Aboveground biomass estimation using spaceborne LiDAR in managed conifer forests in south central British Columbia




Duncanson, Laura Innice

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In the context of growing concerns regarding global climatic change, developing methods to assess the carbon storage of various ecosystems has become important. This research attempts to develop low or no cost methods to estimate carbon stock in forests using satellite-based data. More specifically, this research explores the utility of spaceborne Light Detection and Ranging (LiDAR) data for forest canopy height and aboveground biomass estimation. High-resolution (sub meter) airborne LiDAR data were collected and validated for a 75 000 ha area near Clearwater, British Columbia. Airborne LiDAR has been widely demonstrated to yield accurate aboveground biomass estimates. 110 temporally coincident Geospatial Laser Altimeter System (GLAS) waveforms from the study site were used in this research. First, I demonstrate that airborne LiDAR can be manipulated to represent waveform curves with a high degree of similarity to GLAS waveform curves. Based on the relationship between the GLAS and simulated waveforms I am able to visualize the ground contribution to GLAS waveforms. Second, I calculate a suite of novel GLAS waveform metrics and develop models of terrain relief, canopy height, and terrain adjusted canopy height. These models compare favourably to other GLAS studies (terrain relief R2=0.76, canopy height R2= 0.75-0.88) and indicate that terrain relief should be included in GLAS derived canopy height models. Third, I attempt to extrapolate the spatially discrete GLAS estimates to spatially continuous estimates using Landsat TM data. Landsat data have been used extensively for AGBM estimation, although they are known to have limitations for studies in high biomass or structurally complex forests. I develop models to predict GLAS AGBM estimates from Landsat bands and indices (R2=0.6). I then use an airborne LiDAR derived AGBM map to generate a map of over and under prediction of AGBM, and evaluate the success of the model in areas of differing forest species and structure. I conclude that GLAS data is appropriate for AGBM estimation in forests over a wide range of biomass values, but that GLAS and Landsat integration for AGBM estimation should only be conducted in forests with less than approximately 120 Mg/ha of AGBM, 60 years of age, or 60% canopy cover.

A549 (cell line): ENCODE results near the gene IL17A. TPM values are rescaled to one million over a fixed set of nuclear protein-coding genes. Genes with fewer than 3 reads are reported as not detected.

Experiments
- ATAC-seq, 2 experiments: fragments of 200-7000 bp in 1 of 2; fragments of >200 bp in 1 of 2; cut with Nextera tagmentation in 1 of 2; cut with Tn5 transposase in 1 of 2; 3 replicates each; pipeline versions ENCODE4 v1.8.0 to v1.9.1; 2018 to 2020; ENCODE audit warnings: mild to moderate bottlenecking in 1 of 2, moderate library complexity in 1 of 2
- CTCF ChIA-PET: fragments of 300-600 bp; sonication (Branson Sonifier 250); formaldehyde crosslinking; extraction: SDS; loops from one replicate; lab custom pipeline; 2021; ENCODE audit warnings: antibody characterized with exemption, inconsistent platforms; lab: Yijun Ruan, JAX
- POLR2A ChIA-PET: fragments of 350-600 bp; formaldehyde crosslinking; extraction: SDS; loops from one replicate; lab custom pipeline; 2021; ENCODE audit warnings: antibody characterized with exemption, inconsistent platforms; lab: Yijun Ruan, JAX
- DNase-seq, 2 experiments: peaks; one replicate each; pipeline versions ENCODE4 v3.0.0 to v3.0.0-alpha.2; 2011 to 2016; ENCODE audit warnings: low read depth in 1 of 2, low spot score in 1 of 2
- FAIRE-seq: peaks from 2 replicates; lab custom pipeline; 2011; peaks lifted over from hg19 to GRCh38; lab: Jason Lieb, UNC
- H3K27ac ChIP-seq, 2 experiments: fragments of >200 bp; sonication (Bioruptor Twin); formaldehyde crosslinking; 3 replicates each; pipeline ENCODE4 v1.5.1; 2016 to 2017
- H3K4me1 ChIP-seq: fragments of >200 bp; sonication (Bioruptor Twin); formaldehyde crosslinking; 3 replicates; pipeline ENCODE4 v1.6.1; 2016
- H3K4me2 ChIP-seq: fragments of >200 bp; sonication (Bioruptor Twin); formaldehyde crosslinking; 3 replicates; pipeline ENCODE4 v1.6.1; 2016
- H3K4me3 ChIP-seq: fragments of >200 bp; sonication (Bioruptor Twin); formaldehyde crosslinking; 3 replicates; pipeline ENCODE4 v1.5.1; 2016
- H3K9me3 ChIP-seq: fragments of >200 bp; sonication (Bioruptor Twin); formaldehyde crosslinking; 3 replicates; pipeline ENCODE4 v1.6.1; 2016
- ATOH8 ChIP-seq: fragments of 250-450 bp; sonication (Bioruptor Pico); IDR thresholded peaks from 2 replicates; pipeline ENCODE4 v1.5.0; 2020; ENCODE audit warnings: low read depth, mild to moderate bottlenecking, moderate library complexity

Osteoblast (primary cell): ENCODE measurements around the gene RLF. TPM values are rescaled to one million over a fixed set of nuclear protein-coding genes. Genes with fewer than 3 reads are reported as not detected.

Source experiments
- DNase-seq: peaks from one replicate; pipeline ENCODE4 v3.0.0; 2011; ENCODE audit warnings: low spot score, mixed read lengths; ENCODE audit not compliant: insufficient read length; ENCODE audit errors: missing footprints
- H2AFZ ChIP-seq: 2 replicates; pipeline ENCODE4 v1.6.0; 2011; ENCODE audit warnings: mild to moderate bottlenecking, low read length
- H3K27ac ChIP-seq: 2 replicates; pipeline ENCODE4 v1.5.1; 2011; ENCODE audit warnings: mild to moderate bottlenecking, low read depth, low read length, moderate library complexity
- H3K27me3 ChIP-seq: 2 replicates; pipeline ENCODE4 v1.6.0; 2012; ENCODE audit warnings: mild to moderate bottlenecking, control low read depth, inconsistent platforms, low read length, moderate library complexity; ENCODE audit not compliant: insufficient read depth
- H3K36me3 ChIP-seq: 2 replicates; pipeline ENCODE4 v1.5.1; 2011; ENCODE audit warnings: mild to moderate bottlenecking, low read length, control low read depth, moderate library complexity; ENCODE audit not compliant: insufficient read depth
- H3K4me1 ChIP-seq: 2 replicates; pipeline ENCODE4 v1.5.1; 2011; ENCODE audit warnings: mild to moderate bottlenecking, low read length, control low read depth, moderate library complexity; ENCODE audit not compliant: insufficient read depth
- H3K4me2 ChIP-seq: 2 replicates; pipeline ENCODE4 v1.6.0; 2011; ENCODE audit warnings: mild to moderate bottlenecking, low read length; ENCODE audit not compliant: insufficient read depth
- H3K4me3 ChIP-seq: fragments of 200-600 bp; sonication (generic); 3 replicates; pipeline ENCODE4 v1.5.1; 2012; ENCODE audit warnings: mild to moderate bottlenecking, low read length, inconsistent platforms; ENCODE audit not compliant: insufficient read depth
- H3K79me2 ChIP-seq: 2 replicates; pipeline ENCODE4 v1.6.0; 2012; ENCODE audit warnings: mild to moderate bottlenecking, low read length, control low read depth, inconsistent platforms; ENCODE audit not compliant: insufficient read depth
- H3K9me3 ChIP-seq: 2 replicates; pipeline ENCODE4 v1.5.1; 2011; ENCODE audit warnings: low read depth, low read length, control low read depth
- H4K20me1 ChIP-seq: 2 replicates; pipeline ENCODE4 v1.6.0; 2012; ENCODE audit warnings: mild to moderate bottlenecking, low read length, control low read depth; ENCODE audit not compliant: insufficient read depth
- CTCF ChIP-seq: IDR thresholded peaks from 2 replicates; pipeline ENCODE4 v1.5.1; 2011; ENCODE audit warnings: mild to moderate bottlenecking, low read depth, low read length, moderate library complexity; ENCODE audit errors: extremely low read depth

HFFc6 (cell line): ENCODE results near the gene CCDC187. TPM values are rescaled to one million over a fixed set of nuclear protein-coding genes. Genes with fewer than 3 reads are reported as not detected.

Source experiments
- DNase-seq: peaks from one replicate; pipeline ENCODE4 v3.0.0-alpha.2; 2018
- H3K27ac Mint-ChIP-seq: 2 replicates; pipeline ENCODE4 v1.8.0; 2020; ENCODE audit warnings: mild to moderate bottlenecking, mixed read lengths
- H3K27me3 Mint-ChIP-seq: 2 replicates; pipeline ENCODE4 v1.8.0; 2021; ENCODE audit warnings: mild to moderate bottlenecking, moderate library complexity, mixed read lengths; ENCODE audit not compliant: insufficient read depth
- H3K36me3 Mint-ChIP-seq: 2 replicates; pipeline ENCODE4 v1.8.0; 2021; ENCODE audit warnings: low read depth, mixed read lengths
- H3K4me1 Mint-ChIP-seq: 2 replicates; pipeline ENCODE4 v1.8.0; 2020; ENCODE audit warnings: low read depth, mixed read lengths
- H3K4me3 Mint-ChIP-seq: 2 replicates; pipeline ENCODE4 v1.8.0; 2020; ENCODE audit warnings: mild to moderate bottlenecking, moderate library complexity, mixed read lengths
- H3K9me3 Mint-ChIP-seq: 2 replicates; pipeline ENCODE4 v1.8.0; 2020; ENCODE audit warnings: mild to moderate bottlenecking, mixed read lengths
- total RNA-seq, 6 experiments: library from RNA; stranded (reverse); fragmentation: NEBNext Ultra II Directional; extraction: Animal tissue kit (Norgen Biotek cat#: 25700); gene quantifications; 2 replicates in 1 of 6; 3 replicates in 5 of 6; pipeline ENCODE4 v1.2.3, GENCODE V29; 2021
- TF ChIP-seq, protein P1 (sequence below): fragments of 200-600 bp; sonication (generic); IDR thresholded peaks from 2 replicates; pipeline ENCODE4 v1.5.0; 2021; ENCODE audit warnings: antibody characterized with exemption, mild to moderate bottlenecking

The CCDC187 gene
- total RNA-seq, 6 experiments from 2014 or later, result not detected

Biomass, Conifers